“A single-area business, if it’s the right size, can do very well, and our current business model works,” asserts Locke. “Real estate is a treadmill, and you either keep developing or you die.” Six years after the crash of late 2008, he says, “The non-skiing-focused corporate operators are basically gone.” Owning a group of resorts, Locke allows, does offer advantages in marketing, equipment sharing, deploying key talent where it’s needed and reducing cutthroat lift ticket price competition. But these aren’t always decisive. “When I had my group of resorts, Lake Louise itself made the majority of the profit,” Locke confides. “If a pure, single-resort skiing operation is of the right size, it can generate enough cash not only to live into next season, but to replace its capital assets over time.” Locke has plans for $35-$40 million in improvements to Lake Louise.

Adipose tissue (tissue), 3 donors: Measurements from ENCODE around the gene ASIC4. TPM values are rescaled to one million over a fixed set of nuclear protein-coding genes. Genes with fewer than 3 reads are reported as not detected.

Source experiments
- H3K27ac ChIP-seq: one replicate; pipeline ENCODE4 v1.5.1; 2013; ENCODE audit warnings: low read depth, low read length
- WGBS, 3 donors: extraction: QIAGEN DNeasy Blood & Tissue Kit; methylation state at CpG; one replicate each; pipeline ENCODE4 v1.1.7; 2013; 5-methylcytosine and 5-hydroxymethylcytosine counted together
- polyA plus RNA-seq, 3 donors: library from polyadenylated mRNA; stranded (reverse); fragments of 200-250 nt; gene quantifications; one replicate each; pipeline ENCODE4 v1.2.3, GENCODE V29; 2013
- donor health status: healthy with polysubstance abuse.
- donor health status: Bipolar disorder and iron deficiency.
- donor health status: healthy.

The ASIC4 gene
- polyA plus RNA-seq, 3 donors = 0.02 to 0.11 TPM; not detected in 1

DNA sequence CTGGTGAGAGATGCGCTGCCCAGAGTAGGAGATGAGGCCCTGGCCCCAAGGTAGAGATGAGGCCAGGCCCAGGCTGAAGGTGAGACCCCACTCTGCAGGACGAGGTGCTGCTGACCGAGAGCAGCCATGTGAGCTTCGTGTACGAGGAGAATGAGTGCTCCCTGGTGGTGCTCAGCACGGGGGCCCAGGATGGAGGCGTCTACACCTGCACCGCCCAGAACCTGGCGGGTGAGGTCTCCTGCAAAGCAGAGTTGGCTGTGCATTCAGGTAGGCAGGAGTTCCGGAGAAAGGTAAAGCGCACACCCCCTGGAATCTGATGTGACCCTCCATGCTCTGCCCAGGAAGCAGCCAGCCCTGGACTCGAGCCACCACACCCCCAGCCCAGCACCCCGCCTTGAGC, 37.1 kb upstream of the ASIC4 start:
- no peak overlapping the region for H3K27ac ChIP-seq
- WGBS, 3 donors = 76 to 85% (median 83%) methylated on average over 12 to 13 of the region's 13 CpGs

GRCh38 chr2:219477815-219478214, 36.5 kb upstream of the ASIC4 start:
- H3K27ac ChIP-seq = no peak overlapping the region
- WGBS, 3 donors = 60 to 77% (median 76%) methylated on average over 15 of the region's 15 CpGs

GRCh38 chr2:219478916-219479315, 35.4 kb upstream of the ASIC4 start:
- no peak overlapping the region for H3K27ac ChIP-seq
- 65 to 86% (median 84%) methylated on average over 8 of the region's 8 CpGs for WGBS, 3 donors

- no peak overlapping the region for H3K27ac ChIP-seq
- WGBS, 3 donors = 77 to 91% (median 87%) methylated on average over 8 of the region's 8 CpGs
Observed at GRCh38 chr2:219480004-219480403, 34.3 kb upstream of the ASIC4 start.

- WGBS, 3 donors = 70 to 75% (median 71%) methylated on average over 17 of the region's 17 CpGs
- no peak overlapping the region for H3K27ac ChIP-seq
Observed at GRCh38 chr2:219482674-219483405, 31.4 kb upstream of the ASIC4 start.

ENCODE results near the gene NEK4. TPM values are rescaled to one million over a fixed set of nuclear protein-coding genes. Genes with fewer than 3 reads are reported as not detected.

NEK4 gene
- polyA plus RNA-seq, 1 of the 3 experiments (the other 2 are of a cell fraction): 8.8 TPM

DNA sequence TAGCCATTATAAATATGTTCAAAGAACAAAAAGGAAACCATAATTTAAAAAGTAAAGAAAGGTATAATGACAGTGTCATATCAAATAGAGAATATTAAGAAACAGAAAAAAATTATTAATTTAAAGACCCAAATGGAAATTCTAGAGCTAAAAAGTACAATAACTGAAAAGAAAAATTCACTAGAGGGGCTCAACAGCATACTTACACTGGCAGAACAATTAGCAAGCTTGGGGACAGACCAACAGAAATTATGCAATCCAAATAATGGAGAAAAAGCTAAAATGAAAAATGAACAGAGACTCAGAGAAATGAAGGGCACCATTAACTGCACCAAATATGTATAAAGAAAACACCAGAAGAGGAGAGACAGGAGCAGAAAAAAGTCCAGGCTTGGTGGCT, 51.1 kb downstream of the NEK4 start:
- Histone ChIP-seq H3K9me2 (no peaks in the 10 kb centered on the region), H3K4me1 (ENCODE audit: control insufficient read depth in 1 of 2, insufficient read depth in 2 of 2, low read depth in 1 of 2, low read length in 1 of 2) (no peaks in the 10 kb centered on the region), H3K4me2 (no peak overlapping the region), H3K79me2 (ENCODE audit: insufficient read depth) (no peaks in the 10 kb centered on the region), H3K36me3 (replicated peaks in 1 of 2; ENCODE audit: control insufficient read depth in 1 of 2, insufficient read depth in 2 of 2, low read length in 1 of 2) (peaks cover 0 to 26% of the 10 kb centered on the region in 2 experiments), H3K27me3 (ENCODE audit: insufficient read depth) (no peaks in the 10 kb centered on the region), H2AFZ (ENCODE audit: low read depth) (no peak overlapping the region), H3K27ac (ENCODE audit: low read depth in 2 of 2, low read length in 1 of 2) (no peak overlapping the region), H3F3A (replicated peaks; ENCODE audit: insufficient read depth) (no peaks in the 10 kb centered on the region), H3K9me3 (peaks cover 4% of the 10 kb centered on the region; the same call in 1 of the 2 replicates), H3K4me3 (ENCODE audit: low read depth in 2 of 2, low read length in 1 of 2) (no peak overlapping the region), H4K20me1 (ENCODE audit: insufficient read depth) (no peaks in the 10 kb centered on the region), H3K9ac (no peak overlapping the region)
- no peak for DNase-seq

Another successful ownership model is built around a group of experienced business people, generally drawn from the surrounding region, their personal careers bringing numerous areas of expertise to the ski resort, and collectively wielding a substantial amount of capital. Panorama Resort near Invermere, B.C., is structured that way. That’s probably a good thing because the resort’s more isolated location required a different approach from Locke’s. “In Panorama’s case, there was the need to create a mountain resort town that was separate from the infrastructure of an existing town: sewer, water, roads, housing, hydro…” explains Steve Paccagnan, Panorama’s president and CEO. “That’s no longer a day area. That’s a destination.”